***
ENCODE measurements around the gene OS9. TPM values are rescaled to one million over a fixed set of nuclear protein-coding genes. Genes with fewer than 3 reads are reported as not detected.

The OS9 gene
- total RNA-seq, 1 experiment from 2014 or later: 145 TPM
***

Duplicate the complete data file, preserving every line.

ENCODE measurements around the gene OS9. TPM values are rescaled to one million over a fixed set of nuclear protein-coding genes. Genes with fewer than 3 reads are reported as not detected.

The OS9 gene
- total RNA-seq, 1 experiment from 2014 or later: 145 TPM